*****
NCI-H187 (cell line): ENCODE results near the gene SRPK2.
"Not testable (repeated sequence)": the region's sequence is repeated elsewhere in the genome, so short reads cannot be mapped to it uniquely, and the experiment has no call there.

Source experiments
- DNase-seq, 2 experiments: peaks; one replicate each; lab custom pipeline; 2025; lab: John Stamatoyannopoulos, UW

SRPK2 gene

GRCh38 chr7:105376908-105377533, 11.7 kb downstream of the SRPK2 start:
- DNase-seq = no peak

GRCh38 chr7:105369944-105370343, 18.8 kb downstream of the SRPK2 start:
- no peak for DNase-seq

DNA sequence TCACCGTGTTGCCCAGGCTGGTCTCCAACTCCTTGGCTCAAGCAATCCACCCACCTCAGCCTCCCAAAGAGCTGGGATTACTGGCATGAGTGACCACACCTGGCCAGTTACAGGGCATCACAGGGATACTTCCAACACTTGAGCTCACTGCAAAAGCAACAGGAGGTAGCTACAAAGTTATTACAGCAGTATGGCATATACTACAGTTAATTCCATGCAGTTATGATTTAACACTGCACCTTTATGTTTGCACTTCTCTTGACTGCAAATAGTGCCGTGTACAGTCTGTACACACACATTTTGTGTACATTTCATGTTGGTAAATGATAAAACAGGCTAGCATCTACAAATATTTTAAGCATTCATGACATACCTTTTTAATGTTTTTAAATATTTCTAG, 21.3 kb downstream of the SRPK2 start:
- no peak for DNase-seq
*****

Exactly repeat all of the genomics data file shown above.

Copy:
NCI-H187 (cell line): ENCODE results near the gene SRPK2.
"Not testable (repeated sequence)": the region's sequence is repeated elsewhere in the genome, so short reads cannot be mapped to it uniquely, and the experiment has no call there.

Source experiments
- DNase-seq, 2 experiments: peaks; one replicate each; lab custom pipeline; 2025; lab: John Stamatoyannopoulos, UW

SRPK2 gene

GRCh38 chr7:105376908-105377533, 11.7 kb downstream of the SRPK2 start:
- DNase-seq = no peak

GRCh38 chr7:105369944-105370343, 18.8 kb downstream of the SRPK2 start:
- no peak for DNase-seq

DNA sequence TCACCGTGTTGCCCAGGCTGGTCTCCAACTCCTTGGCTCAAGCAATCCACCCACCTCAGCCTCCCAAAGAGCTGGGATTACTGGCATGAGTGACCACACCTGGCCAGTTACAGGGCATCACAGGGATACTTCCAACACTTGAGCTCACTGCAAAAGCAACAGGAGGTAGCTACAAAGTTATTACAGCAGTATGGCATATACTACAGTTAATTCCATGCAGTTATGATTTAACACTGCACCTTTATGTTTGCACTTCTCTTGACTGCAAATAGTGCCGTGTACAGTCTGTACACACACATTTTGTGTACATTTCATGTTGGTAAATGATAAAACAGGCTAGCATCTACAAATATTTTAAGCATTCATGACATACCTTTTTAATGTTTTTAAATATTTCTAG, 21.3 kb downstream of the SRPK2 start:
- no peak for DNase-seq